Prevention is better than cure. The reason is, even though it's healthy it's expensive but the cost of medical treatment when sick can drain your wallet more. Preventing the risk of disease as early as possible can be done with a routine health check, which is usually called medical checkup. If you have never done a medical check-up before, the following is a series of general tests that are usually done during a medical checkup.
What was checked during the medical check up?
You don't need to get sick first if you want to undergo this physical examination. Health check-ups, aka medical check-ups, are a series of routine health tests conducted in hospitals to check the overall health of the body and anticipate the risk of illness.
There is no standard sequence in the medical check-up procedure. During medical checkups, a series of examinations will usually begin by measuring body weight and height according to body mass index (BMI). It is important to check your BMI every 2 years for people under 50 years old and once a year for people above 50 years.
After that, a number of different tests can be done during the medical check-up - starting from checking heart and lung function with an EKG; skin health to detect the risk of skin cancer or other skin diseases; ENT to check Ear, Nose and Throat health; eye health (risk of glaucoma or other visual impairments); dental health; bone health, to the body's reflex response and muscle strength.
An annual physical examination may also include cholesterol checks, blood pressure, and blood sugar. This is because you may have a high level of one (or all) of the above conditions without ever showing any of the signs or symptoms, or at risk of developing a related disease - such as diabetes or hypertension. And depending on your age or your family's medical history, your doctor can recommend additional medical tests.
People who are at high risk or who suffer from this particular disease are often recommended to be more routine than regular people who are healthy. The goal is to find out how far and to control the development of his condition. Regular health screening also allows your doctor and you to work together to plan treatment to cope with the conditions you have before they get worse.
Do all people need to undergo an annual medical check-up?
The majority of health professionals and health policy experts argue that regular visits to annual health checks are unnecessary habits. Some of them even argue that this habit is just a waste of time and money for most people.
Because the routine medical check up does not make much difference in changes in health outcomes. According to a study published by BMJ Open 2012, routine annual health checks do not guarantee you can avoid death, hospitalization, or appointment for a later consultation. In other words, a routine check-up to the doctor once a year does not necessarily make you free from illness, or prolong life.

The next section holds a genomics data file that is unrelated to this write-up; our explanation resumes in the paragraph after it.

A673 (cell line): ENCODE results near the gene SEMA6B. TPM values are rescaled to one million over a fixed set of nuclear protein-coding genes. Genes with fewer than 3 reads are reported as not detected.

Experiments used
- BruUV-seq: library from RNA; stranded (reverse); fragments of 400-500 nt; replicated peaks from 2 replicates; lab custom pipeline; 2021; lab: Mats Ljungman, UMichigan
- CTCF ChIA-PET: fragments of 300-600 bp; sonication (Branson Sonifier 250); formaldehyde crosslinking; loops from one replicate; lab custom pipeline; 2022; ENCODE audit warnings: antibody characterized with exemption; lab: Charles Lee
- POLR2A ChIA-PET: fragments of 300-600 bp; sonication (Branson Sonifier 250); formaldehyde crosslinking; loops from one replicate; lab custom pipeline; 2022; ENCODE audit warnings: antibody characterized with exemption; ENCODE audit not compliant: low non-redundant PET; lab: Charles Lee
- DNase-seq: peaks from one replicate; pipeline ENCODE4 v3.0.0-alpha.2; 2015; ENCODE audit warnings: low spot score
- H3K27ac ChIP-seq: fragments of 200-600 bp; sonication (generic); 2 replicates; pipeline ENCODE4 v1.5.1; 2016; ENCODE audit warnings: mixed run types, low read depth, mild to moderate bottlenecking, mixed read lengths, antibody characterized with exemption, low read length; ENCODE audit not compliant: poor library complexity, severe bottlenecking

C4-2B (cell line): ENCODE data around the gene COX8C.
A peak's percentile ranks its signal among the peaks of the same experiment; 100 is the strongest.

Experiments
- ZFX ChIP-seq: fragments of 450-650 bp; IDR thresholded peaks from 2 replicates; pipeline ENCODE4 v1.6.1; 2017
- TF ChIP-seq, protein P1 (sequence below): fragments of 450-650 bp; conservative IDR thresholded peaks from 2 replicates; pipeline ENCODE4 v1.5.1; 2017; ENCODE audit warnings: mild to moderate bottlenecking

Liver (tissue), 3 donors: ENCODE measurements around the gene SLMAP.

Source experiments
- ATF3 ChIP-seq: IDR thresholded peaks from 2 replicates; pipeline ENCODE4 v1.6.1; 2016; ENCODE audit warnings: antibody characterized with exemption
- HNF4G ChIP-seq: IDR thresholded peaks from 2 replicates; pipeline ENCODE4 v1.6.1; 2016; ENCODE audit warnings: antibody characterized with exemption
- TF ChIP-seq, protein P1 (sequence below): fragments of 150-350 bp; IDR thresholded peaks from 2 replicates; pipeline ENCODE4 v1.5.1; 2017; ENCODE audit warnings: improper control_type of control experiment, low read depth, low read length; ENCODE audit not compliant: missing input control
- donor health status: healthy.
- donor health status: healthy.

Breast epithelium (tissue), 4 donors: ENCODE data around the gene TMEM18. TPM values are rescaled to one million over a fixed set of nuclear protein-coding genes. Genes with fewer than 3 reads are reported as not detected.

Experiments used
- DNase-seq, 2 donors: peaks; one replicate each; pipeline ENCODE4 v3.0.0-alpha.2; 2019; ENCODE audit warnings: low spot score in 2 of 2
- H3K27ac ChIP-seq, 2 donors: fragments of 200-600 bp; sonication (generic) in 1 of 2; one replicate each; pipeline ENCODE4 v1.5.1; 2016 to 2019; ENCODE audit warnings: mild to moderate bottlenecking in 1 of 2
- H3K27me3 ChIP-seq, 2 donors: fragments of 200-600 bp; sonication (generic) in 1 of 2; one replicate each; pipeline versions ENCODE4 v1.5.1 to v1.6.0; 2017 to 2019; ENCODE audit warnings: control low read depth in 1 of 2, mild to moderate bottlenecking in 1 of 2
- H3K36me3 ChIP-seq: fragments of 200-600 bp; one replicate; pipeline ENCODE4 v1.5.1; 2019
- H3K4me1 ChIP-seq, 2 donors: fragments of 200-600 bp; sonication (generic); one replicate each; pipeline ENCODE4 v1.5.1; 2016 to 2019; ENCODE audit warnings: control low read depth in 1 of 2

If you have never had a medical check-up before, certainly it's okay to register to have a basic picture of your overall health. If at the first medical check-up you are declared healthy without certain suspicions about any health conditions, your doctor may advise you to check up again in the next 3-5 years unless problems arise between this time.
On the other hand, annual medical checkups are routinely recommended every year or every two years, if you are 50 years and over and /or overweight, have diabetes offspring, or are undergoing treatment for hypertension or diabetes.
Health checks that cannot be missed at all
But don't ignore the medical checkup at all because some health screening can save lives. There are at least three major physical examinations that you should not miss - regardless of your health condition:
- Mammograms for breast cancer: The American Cancer Society recommends that most women have an annual mammogram starting at age 45. Women 55 and older are recommended for screening every two years.
- Colonoscopy or occult test (feces or blood) screening for colon cancer: recommended starting at age 50 and continuing regularly until the age of 75 years
- Pap Smear for HPV screening and cervical cancer is recommended every 3 years for most women aged 21-29 years. For women aged 30-65 years, pap smears are recommended to be routinely done every 5 years.
- Examination of the testicles, penis and prostate to detect the risk of cancer and other health problems associated with these organs - eg varicocele, mumps in the testes, swelling of the prostate, and hernias.
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